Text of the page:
Saint Louis University

Sarah L. Patrick, PhD, MPH

Associate Professor of Epidemiology

 Sarah Patrick

Research Interests: Epidemiology

Courses: PUBH 235 Contemporary Issues in Global Health; EPI 523 Applied Epidemiology; EPI500 Introduction to Epidemiology; PUBH-497-01-Directed Research Public Health; EPI 512 Global Noncommunicable Disease Epidemiology

Education History: MPH, PhD, University of Pittsburgh                                           BS, University of Illinois,

SLU faculty since: 2011

Salus Center, 475

(314) 977-8108


Sarah Patrick, PhD, MPH is an associate professor in the Department of Epidemiology. She was trained at the World Health Organization Collaborating Center for Diabetes Registries, Research, and Training at the University of Pittsburgh.

For over twenty years, she has toggled service as a public health practitioner and as an academician and researcher. In practice, she served as an Epidemic Intelligence Service (EIS) Officer for the Centers for Disease Control and Prevention assigned to the Kansas Department of Health and Environment, State Epidemiologist in South Dakota and later in Missouri, and a contract epidemiologist for the Aberdeen Area Indian Health Services and the Training Programs in Epidemiology and Public Health Interventions Network (TEPHINET), working with the field epidemiology training programs in the Middle East and Northern Africa.

Academically, she has directed the Institute of Rural Health Studies at Idaho State University and the Center for Rural Health Improvement at the Sanford School of Medicine at the University of South Dakota, where she also was director of the Center of Excellence in Women's Health. She has taught global health to undergraduates and various epidemiology, research methods, and scientific writing courses to students in MPH and PhD public health programs, medical students, physical therapy doctoral students, and practicing medical epidemiologists.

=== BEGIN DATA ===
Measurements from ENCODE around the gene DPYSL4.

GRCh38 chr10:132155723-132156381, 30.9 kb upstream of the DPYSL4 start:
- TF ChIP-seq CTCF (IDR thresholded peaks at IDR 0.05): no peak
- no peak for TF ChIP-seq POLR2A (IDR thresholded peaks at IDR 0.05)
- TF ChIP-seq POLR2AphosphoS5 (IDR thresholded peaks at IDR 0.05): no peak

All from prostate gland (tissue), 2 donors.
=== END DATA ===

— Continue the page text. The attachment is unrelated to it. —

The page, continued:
Community-based participatory research methods are key to her research efforts and topics mirror the needs of communities with which she has worked. Some examples include: type 1 diabetes incidence in Hawaii, a social network analysis of syphilis among young adults and youth, substance abuse prevention among children of substance using parents, motor vehicle crash deaths among adolescents, factors associated with seat belt use among adolescents, human papillomavirus infections among women in rural and frontier areas, factors associated with primary care provider participation in immunization registries, pertussis case control study among children 0-60 months of age, and factors associated with the increase in heroin-related deaths in a metropolitan area.

Intercultural features implicitly exist in almost of all of this work, though the need for practical resolution to pressing and real health problems was the impetus for the collaborative, team efforts. She believes field epidemiology work is part of the ‘nitty gritty' with which we are asked to engage and she is honored to do so.

"Solidarity is learned through 'contact' rather than 'concepts'. Students in the course of their formation, must let the gritty reality of this world into their lives, so they can learn to feel it, think about it critically, respond to its suffering and engage it constructively. They should learn to perceive, think, judge, choose and act for the rights of others, especially the disadvantaged and the oppressed."
-Rev. Peter-Hans Kolvenbach, S.J., 29th Superior General of the Society of Jesus,
October 6, 2000, Santa Clara University

Higher purpose. Greater good.
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